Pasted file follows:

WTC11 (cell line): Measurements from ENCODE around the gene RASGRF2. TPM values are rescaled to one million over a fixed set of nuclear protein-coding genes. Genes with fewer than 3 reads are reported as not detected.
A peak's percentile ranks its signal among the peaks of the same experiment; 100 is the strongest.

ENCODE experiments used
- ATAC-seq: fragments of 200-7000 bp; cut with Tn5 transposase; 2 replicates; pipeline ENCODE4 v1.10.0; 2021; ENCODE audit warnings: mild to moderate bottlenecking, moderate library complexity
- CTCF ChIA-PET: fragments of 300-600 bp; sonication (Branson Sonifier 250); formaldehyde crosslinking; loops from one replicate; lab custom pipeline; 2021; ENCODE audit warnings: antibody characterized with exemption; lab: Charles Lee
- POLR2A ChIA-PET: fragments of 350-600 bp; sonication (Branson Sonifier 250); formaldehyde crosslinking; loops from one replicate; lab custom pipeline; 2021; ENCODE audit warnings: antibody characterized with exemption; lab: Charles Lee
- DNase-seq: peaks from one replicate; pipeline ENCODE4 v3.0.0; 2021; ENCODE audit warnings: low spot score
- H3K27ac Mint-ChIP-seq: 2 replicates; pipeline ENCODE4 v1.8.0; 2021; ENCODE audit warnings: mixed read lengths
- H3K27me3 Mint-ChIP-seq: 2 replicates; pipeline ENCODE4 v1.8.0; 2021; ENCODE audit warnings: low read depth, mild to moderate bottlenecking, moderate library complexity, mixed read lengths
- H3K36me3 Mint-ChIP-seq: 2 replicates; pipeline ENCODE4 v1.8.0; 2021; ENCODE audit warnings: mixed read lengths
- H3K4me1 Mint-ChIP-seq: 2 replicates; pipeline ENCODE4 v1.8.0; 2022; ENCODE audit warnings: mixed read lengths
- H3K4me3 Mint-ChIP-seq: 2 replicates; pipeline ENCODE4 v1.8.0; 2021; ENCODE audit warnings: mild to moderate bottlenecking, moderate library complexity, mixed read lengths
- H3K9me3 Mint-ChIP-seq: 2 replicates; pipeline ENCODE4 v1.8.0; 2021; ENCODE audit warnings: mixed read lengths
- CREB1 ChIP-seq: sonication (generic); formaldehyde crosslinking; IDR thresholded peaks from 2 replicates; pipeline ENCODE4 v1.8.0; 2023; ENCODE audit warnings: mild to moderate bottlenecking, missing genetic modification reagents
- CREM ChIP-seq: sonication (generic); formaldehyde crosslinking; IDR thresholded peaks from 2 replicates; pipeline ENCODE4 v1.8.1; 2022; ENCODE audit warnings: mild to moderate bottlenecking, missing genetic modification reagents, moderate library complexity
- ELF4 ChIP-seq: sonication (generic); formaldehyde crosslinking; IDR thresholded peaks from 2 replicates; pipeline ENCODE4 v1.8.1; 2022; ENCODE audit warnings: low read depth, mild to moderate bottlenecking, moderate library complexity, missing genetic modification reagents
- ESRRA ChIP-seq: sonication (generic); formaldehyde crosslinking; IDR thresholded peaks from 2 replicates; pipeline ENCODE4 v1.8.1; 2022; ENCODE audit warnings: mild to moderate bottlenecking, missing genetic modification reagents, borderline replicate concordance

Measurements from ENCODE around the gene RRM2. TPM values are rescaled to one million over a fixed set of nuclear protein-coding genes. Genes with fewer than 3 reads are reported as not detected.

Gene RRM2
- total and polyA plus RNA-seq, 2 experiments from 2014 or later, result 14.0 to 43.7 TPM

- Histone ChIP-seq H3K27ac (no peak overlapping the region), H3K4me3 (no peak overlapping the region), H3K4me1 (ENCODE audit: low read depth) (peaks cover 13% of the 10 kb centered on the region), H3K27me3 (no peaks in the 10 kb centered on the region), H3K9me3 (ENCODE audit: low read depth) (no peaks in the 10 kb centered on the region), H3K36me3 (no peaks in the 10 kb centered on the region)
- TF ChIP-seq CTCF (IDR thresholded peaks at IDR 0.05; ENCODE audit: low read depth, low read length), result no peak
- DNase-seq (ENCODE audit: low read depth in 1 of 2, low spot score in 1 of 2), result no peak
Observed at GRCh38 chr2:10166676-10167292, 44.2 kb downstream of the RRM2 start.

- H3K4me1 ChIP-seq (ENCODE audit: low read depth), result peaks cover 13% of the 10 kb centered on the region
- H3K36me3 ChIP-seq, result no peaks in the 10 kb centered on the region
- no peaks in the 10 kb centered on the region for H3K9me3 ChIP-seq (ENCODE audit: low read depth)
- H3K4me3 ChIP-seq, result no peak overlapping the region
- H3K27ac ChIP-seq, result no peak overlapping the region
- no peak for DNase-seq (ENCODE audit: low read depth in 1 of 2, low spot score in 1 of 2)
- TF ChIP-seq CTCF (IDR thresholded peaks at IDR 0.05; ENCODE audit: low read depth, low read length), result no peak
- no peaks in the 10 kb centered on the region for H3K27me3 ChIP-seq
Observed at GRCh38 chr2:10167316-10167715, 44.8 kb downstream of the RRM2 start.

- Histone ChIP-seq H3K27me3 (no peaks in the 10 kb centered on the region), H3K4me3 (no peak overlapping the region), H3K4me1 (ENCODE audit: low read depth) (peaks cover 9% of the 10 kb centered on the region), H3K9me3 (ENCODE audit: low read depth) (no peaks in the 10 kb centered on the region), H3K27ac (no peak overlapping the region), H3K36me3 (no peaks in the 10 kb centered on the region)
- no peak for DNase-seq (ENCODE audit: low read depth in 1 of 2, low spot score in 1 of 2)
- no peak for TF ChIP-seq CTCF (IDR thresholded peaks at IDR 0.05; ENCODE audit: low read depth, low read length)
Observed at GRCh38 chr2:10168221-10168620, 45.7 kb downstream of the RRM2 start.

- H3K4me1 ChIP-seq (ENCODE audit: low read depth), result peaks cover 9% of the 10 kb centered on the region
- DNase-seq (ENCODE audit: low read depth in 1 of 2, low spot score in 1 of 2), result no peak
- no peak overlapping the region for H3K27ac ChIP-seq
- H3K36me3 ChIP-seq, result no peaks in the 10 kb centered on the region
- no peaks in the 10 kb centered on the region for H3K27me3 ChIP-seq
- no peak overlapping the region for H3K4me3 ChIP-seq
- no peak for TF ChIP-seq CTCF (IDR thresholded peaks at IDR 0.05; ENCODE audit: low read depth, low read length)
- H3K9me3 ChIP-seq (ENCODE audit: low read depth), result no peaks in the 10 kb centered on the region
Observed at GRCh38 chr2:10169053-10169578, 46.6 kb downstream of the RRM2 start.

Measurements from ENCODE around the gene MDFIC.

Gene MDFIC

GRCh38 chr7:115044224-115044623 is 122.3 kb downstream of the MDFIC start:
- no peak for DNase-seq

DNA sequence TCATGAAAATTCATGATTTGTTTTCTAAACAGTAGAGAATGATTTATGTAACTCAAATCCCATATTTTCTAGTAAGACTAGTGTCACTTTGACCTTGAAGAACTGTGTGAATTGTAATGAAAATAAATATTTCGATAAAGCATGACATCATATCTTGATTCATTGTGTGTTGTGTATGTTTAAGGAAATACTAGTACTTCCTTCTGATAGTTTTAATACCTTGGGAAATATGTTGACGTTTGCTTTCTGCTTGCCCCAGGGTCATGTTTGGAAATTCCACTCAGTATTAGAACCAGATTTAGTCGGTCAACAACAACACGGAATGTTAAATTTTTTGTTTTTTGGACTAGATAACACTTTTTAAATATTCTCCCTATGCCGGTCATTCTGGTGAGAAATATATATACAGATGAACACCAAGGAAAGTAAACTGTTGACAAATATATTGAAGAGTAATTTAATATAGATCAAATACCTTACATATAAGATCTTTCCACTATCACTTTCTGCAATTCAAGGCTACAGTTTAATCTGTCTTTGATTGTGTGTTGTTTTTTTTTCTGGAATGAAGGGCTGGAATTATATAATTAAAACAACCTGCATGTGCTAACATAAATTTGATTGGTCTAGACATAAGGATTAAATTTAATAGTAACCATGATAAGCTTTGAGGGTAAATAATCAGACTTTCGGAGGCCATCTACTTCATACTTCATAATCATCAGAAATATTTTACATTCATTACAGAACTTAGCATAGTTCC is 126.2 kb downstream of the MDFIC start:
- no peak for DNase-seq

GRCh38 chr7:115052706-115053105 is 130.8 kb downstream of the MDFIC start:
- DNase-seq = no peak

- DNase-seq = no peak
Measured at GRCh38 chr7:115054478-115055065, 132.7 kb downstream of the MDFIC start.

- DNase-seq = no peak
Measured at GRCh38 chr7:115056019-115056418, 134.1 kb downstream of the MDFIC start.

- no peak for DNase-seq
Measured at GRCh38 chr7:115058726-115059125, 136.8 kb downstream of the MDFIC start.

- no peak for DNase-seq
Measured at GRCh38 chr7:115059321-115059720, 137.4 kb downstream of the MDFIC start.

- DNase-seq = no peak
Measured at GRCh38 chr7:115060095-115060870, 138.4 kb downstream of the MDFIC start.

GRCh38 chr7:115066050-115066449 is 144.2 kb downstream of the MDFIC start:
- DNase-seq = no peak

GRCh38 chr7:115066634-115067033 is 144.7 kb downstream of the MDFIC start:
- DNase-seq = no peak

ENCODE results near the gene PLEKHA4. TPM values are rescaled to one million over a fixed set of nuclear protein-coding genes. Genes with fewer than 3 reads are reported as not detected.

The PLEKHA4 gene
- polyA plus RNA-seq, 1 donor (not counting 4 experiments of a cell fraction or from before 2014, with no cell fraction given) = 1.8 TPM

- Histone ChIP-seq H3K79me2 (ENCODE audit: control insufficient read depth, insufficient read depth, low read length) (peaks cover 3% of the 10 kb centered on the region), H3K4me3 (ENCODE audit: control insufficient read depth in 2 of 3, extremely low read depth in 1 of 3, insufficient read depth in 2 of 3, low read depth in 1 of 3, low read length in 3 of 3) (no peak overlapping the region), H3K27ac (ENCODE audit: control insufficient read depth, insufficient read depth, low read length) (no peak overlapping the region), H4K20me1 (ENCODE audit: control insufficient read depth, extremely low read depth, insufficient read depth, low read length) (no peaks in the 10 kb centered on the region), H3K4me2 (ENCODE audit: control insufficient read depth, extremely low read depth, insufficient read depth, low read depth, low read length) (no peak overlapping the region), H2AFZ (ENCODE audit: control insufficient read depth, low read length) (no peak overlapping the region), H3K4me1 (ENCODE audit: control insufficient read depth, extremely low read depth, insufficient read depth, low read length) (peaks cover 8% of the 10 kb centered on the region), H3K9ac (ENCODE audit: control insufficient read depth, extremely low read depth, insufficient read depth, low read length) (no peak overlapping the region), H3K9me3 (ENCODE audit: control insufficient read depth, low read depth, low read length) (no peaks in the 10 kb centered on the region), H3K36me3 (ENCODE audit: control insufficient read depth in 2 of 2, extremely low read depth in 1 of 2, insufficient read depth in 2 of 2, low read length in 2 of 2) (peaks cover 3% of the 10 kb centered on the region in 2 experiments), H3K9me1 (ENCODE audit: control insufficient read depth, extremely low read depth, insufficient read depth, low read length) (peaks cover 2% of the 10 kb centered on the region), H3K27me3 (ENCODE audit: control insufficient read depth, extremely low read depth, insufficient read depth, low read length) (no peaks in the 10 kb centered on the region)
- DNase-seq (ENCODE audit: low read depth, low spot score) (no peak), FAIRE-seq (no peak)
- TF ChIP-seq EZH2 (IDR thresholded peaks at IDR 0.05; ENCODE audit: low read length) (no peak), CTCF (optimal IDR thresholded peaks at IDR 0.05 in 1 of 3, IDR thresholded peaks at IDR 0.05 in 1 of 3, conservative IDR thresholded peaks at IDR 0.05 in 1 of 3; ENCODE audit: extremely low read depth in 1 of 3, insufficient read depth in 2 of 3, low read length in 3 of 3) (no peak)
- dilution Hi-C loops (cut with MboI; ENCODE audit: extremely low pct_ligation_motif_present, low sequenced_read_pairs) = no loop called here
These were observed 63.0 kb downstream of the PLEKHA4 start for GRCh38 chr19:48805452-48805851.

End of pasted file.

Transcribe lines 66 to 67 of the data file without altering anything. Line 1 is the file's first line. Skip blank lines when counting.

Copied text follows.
- DNase-seq = no peak

GRCh38 chr7:115066634-115067033 is 144.7 kb downstream of the MDFIC start: